There are masquerades in every culture and the life of every individual. The masquerades wear masks for different reasons – from prevarication, illusion, fantasy, fright, horror to protection.
No matter the reason, masquerades thrive by covering who they are and taking up a persona unique to the image they want to portray. This image becomes the identity of the masquerade.
And the persona behind the masquerade dies for the masquerades persona to live. In most cultures, it is a taboo to unmask the masquerade. Even at the threat of losing life, a masquerade will fight to hide the person’s identity behind the mask.
In the past, masquerades were a rarity and often appeared on special occasions and festivities. Nowadays, both literally and metaphorically, we are all masquerades.
We wear masks these days as a necessity. Facial mask existed before Covid-19, but Covid, at best, only heightened its usage. Mask during this pandemic era has become a symbol of selfpreservation against a deadly viral infection.
Aside from literal masks, we wear ‘symbolic masks’ to protect ourselves from emotional and psychological elements that we confront daily – financial secrets, relationship secrets, and privacy of life and family.
As the drumbeat of the 2023 election dance started, we have seen big “political masquerades” coming out to declare their interest in the struggle for power and relevance.
Across party lines, powerful politicians, likened to big masquerades, and their cohorts are showcasing introductory and essential aspects of their election dance and using both old and novel gimmicks to make known their interest in the presidency of Nigeria.
Some have visited the incumbent President to tell him of their ambition; some are still consulting with stakeholders; some are waiting for the call of God and their people to declare their intention publicly, while others have gone ahead to make public their presidential ambition via the mass media. So far, there are no surprises yet.
Those who have declared or those rumoured to be on the verge of announcing their intentions to rule Nigeria are the same old political warhorses and, to a great extent, are known by Nigerians. We expect more to declare in the coming days and weeks.
This is part of the political process, and any Nigerian is free to aspire to become the president and compete for the post through any political platform of his choice. In Nigeria, at least for now, only masquerades wearing the masks of APC or PDP are considered to have realistic chances of winning the presidential elections.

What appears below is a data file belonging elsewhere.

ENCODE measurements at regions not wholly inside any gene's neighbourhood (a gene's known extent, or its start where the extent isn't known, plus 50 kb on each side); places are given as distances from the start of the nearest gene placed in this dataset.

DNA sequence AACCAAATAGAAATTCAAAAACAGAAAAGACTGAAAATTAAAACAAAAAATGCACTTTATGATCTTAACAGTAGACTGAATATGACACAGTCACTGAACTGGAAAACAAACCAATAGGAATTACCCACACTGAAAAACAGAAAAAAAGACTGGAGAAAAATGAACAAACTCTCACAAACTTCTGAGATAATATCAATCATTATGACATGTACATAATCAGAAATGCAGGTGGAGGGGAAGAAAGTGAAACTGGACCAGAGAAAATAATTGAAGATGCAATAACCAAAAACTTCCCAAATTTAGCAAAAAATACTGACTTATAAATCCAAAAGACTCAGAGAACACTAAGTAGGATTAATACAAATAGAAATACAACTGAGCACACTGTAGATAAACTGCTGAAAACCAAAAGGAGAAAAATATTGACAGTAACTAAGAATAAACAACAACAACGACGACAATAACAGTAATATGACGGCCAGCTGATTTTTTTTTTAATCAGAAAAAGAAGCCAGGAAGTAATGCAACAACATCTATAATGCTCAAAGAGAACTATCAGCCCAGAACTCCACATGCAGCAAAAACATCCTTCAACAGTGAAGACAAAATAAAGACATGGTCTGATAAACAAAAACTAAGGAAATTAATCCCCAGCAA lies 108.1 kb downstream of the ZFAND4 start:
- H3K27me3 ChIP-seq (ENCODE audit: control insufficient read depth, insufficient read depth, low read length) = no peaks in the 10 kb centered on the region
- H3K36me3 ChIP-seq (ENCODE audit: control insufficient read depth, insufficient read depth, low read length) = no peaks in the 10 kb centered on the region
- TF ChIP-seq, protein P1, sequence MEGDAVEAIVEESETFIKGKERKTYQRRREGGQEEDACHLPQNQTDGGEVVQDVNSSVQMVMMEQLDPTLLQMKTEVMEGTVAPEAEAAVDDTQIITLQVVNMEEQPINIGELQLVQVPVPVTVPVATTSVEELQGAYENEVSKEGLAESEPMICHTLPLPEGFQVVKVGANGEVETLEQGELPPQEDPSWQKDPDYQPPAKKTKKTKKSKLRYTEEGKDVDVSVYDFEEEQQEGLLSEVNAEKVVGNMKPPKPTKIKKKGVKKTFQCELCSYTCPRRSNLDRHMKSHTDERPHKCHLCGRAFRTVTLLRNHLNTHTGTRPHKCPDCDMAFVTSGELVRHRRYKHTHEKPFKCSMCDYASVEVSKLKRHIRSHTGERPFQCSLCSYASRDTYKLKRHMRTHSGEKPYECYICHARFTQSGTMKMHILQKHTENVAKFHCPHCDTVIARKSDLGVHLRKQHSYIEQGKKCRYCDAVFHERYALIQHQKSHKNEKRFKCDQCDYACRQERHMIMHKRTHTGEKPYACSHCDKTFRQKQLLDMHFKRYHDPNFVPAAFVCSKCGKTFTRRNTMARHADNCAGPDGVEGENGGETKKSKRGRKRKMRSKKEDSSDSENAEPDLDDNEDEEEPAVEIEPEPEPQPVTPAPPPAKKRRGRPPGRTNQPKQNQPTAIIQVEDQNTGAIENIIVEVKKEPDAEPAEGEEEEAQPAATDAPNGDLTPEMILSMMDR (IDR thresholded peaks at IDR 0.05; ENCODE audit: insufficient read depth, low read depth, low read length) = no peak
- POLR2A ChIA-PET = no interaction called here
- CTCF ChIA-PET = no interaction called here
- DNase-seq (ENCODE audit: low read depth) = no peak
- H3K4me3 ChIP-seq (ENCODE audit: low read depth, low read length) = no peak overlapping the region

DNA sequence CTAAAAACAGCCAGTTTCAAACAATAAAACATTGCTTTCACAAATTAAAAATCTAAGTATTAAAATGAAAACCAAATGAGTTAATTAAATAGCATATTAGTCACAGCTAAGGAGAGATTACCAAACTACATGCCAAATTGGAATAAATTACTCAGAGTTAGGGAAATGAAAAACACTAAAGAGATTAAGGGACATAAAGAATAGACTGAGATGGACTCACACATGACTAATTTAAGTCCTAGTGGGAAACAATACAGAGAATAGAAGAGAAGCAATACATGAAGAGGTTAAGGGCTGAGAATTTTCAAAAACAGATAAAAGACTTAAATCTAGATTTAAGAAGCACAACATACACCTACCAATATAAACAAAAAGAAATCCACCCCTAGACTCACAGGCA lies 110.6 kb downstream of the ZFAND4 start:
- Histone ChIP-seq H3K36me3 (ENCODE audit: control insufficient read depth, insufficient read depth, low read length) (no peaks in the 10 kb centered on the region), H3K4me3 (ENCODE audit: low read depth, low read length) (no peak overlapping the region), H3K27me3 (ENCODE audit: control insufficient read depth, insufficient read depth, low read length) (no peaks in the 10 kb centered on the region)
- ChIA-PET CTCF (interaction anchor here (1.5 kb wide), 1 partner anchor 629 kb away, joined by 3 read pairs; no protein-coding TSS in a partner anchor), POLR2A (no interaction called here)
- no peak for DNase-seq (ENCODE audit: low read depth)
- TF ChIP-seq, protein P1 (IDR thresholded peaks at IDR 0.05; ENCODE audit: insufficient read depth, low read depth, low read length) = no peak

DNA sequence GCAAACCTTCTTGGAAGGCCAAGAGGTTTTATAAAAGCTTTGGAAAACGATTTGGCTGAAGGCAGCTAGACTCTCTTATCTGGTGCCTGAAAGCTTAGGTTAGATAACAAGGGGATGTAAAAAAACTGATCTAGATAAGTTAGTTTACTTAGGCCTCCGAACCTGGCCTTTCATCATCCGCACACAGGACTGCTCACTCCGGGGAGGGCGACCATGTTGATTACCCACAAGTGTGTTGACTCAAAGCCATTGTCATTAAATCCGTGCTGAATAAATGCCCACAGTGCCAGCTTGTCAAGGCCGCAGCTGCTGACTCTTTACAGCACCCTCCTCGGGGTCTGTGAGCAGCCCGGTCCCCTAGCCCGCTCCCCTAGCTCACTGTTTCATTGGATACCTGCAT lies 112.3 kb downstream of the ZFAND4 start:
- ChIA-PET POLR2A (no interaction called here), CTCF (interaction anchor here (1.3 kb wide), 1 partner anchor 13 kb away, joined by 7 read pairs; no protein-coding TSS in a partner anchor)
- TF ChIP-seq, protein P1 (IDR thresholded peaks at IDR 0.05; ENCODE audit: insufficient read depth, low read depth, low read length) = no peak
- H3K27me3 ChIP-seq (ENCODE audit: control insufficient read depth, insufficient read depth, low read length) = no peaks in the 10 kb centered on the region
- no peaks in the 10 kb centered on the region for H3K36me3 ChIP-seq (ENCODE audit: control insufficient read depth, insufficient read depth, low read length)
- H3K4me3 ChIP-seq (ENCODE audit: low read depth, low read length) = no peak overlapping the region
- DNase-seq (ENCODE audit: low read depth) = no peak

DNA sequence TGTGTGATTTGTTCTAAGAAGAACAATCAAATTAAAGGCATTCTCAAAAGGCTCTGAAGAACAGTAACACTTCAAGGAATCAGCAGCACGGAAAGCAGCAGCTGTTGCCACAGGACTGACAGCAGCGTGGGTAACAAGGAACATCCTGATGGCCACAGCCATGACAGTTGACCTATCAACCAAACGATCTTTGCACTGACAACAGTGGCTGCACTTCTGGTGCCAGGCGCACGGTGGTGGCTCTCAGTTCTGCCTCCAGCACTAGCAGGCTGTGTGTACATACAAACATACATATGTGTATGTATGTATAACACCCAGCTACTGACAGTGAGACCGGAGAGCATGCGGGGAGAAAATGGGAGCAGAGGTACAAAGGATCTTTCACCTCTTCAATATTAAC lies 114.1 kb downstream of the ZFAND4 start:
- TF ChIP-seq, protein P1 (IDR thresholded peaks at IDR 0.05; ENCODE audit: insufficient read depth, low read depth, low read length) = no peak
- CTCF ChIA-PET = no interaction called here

But these are early days, and a third force political platform may challenge this status quo. It is about 12 months to the general election for Nigerians to choose the leader of the most populous black nation on earth at a time of significant political, social, and economic turbulence.
Nigeria faces, on all sides, existential threats that will require a highly skilled, competent and charismatic leader to galvanise all the human and natural resources at our disposal to tackle the vast socio-economic challenges confronting us.
Among these “masquerades“ declaring their interest, one will emerge as the leader. This underscores the importance of galvanising Nigerians with outstanding leadership and empathic qualities to step up to the arena and be counted. One must be in the race to win.
Nigerians often complain about the same old leaders taking political offices and doing nothing innovative to develop the country but forget that it all starts with the calibre and quality of politicians coming out for the presidency. It is from that group that the president will emerge.
Therefore, I implore all Nigerians to use this opportunity to encourage leaders with the proper knowledge and skills to come on board to compete for the presidency.
Nigeria now more than ever before needs quality leadership at the highest level. It is a positive for democracy that so many citizens are stepping forward to lead the nation, indicating increasing political participation.
However, nothing yet distinguishes one aspirant from another in terms of either ideology or public policy leaning.
For now, we are stuck at the level of personality cults, geopolitical interests, and ethnic entitlement syndrome. Even where aspirants are from different party platforms, their utterances do not yet reflect the broad agenda of those parties. More disturbingly, there is nothing that indicates depth on specific national issues from any aspirant.
So far, not less than six “political masquerades” have declared their interest from the two main political parties – APC (Asiwaju Bola Ahmed Tinubu, David Umahi, and Orji Uzor Kalu) and PDP (Abubarkar Bukola Saraki, Anyim Pius Anyim, and Dele Momodu).
There are other candidates with near unassailable profile in the fringe parties . It is time Nigerians started examining all of them from the prism of our complexities. Let us look at ‘the stuff they are made of’, those who gave them the masquerade and are in their company.
We want to know what they are offering and what vision they are selling to Nigerians? How will they solve the multiplicity of Nigerian problems? We should not focus on inanities like what their religion is.